There are three general understandings about how a self-concept is developed. First, a self-concept is learned. As Mead indicates, a self-concept gradually emerges early in one’s life and is constantly shaped throughout life by one’s perceived experiences. This means that a self-concept is learned: it is a social product of one’s experiences. The perception of one’s self-concept may differ from how others perceive that person, and it is different during every life stage. When a person is presented with an experience that differs from the self-concept he or she has developed, the person sees the experience as a threat. The more experiences that challenge the self-concept, the more rigid the self-concept becomes. Generally, an individual will try to overthink, overgeneralize, or rationalize the experience so as to reduce the emotional havoc it creates.
Second, a self-concept is organized. Most scholars agree that individuals develop a self-concept that has stable characteristics in order to maintain harmony. Our self-concept is orderly: it categorizes our experiences and “fits” them in a way that will make sense to our development. It discards experiences that present different beliefs and values because it cannot be placed in a categorical way. It is our self-concept that tries to resist change, because the changes disrupt the stability of one’s personality. Let us say you hold a very specific belief, such as, “English is the primary language of this country and everyone should learn to speak and write it. There is no reason to have billboards and signs in other languages.” The more central this belief is to your self-concept, the more resistant you are to learning new experiences and to adapting your belief.
Third, a self-concept is dynamic. Self-concepts are actively shaped based on one’s experiences, which means that they are dynamic. The self-concept can be seen as a guidance system directing your behaviors to match up with your beliefs. I often hear employees in organizations say, “My company does not do what it says it will do around diversity and inclusion. It says one thing, and its actions are completely the opposite.” At an organizational level, the company may perceive itself differently, defending its self- concept. There is a conflict between this perception of who they are versus what others think they really are. Complaints from employees will be rationalized, or bended, to fit the self-concept of the organization and its leaders. In psychology, this is called cognitive dissonance, that is, one’s justification for one’s beliefs even when the facts clearly demonstrate the opposite.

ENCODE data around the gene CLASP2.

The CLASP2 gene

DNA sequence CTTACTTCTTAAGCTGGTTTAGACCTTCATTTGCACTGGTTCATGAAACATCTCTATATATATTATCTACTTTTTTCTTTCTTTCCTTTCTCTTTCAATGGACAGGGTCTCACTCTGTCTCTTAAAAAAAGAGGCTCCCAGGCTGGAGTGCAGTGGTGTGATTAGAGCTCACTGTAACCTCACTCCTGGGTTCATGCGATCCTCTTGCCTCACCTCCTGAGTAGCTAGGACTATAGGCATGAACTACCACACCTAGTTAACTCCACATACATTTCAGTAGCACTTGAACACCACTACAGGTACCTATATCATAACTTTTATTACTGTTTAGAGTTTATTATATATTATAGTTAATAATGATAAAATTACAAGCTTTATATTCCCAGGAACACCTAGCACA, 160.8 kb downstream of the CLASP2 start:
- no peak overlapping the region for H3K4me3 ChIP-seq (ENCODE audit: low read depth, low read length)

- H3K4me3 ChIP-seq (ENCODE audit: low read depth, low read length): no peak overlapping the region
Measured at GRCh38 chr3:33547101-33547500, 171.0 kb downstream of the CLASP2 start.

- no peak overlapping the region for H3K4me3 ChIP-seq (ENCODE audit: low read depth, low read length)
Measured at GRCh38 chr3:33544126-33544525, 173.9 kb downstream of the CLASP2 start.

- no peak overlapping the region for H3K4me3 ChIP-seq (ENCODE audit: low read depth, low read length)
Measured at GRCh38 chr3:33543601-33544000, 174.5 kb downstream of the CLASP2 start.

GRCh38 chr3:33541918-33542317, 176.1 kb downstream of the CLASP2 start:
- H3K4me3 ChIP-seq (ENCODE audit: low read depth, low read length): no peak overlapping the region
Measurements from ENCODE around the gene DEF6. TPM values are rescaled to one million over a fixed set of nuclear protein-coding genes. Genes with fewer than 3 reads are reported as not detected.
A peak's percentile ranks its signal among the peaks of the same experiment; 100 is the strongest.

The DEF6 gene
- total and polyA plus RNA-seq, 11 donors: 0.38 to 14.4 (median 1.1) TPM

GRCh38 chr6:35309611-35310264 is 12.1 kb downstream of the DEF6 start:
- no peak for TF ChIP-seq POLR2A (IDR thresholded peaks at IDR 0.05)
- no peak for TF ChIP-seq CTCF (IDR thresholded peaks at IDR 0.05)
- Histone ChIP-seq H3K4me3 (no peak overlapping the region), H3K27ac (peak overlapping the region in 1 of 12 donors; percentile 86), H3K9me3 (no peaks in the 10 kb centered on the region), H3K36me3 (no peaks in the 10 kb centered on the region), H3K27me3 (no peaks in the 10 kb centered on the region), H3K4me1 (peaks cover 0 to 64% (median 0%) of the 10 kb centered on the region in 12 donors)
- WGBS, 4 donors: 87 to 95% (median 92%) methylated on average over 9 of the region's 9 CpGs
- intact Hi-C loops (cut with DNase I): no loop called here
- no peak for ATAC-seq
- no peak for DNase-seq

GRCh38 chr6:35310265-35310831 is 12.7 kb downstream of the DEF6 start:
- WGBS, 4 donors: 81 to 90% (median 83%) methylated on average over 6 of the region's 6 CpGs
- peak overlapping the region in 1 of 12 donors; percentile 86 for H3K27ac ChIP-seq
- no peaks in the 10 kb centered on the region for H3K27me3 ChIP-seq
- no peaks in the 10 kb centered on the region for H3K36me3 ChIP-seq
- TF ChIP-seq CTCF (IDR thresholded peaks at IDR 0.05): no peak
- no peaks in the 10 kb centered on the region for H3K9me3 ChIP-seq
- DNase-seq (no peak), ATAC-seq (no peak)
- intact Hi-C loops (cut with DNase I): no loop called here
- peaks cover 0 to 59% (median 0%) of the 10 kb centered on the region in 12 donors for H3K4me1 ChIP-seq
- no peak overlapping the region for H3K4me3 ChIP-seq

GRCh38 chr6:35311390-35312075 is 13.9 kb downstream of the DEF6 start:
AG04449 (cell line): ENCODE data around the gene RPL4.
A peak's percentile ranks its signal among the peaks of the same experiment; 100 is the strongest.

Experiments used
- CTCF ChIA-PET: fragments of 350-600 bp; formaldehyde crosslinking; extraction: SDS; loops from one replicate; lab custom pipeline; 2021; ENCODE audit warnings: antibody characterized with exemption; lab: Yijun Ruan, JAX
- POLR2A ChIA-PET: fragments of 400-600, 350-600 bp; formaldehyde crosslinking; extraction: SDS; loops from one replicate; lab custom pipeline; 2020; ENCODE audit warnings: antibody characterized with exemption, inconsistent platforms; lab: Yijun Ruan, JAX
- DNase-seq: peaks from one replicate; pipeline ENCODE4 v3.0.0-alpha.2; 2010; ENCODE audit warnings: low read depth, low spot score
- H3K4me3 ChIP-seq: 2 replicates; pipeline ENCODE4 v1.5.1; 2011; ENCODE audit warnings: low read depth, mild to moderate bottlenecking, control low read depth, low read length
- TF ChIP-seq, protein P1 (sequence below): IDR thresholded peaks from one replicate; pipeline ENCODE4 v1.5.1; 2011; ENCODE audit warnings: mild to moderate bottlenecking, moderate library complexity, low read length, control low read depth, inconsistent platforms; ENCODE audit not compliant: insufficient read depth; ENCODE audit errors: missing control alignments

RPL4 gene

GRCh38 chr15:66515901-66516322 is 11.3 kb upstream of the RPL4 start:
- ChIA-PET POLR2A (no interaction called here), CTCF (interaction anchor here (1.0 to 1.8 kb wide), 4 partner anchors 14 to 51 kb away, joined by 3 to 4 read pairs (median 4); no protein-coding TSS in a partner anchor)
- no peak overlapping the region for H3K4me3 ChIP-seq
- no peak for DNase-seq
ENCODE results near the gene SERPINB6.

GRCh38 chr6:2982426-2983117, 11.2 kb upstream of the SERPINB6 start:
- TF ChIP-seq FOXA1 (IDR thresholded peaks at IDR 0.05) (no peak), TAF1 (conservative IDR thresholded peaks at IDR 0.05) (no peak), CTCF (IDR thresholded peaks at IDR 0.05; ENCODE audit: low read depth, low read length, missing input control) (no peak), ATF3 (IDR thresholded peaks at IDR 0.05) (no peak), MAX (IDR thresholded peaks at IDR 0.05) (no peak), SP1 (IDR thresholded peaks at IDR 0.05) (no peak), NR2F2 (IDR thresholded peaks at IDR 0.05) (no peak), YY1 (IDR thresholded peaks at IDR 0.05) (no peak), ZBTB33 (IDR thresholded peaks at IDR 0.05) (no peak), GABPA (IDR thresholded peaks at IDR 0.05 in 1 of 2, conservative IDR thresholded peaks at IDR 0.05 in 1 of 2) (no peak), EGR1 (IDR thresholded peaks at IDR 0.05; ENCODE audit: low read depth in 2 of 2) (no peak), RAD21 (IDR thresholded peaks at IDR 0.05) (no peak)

The following case study illustrates the self-concept in action.
Joe leads a Public Safety department in Garden Grove, a suburb located just outside of a large urban city in the Midwest. He’s lived and worked in this city all his life, and generations of his family have made Garden Grove their home. They settled in the area when it was just farmland and have seen it develop over time into a bustling city of 128,000.